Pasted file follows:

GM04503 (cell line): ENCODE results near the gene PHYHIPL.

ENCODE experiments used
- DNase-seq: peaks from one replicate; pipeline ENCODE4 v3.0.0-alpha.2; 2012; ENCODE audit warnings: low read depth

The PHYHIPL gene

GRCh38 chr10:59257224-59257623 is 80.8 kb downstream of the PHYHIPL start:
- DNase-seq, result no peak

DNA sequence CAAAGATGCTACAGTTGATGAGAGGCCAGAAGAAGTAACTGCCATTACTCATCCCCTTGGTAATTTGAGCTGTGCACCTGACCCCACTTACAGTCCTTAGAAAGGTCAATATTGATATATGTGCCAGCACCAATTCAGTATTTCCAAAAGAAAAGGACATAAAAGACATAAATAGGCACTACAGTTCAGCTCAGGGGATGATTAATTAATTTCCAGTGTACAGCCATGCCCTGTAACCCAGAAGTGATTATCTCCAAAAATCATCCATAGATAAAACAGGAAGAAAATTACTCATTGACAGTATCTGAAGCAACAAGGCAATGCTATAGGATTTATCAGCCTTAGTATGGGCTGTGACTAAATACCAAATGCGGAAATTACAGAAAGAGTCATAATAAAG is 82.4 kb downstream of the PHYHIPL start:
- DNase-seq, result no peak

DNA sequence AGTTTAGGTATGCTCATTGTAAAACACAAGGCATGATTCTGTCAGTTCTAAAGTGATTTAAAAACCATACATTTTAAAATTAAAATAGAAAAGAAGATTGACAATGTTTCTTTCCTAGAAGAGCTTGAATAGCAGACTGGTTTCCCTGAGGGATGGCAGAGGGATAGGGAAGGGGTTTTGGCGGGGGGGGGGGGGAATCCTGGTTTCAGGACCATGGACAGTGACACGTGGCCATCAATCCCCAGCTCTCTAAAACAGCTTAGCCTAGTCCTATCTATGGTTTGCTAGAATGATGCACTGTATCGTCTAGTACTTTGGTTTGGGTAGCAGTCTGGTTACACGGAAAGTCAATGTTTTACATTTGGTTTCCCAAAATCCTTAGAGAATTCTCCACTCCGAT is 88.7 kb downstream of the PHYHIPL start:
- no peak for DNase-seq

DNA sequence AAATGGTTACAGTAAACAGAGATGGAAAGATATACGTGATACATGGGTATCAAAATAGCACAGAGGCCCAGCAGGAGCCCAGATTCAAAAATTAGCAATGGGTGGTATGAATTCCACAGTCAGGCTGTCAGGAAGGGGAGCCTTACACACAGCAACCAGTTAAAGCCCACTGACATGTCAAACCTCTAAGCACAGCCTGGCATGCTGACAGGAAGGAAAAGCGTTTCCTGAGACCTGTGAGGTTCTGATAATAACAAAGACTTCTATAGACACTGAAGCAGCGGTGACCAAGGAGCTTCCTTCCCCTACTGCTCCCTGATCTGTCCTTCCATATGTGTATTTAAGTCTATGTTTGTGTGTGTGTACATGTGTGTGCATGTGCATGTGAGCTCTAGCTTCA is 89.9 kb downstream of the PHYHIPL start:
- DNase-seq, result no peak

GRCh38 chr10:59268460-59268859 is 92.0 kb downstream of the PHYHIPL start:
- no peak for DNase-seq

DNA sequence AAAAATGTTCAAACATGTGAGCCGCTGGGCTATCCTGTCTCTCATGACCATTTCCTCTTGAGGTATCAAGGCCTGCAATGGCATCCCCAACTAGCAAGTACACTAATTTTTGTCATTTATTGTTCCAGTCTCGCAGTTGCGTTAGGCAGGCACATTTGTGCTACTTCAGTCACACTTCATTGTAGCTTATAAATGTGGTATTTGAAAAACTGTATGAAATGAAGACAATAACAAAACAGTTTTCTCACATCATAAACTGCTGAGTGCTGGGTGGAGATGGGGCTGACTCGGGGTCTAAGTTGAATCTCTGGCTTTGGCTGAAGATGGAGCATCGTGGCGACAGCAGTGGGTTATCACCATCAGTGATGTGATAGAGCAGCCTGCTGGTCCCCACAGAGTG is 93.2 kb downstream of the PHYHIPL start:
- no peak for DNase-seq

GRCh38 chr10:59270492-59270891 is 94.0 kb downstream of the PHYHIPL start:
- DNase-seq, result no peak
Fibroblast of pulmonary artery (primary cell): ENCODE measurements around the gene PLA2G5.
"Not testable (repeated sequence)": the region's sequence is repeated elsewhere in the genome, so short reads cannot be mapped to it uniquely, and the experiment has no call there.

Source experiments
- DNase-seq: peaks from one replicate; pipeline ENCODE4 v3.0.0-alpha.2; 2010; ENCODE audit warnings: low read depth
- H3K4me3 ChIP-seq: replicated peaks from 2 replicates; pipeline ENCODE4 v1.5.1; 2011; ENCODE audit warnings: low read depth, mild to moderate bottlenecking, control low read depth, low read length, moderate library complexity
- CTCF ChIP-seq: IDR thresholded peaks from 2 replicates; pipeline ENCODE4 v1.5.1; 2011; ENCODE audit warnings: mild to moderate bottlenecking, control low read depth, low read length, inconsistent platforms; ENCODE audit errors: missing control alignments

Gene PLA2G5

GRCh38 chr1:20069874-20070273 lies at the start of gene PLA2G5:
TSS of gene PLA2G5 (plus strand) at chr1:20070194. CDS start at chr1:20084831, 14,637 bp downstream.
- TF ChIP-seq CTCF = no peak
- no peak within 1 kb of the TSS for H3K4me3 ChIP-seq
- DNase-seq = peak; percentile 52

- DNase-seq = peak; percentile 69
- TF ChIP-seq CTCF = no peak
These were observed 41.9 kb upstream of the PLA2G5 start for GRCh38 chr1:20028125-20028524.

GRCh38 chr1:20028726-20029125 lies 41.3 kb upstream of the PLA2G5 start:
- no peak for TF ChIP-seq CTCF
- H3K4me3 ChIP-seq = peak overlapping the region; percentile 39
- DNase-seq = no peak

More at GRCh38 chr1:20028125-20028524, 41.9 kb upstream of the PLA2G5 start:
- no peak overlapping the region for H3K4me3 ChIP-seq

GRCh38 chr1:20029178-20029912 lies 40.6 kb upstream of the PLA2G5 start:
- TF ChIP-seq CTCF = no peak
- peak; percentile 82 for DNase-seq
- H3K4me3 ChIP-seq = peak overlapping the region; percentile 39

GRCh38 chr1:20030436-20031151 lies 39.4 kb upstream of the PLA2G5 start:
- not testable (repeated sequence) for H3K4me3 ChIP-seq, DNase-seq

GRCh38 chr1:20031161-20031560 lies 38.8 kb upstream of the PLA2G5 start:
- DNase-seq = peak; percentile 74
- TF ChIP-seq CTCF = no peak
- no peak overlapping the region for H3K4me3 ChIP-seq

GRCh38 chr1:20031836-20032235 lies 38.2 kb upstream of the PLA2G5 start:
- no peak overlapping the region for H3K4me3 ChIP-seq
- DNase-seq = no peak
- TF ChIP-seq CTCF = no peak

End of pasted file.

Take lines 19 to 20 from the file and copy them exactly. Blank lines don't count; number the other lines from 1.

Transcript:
Fibroblast of pulmonary artery (primary cell): ENCODE measurements around the gene PLA2G5.
"Not testable (repeated sequence)": the region's sequence is repeated elsewhere in the genome, so short reads cannot be mapped to it uniquely, and the experiment has no call there.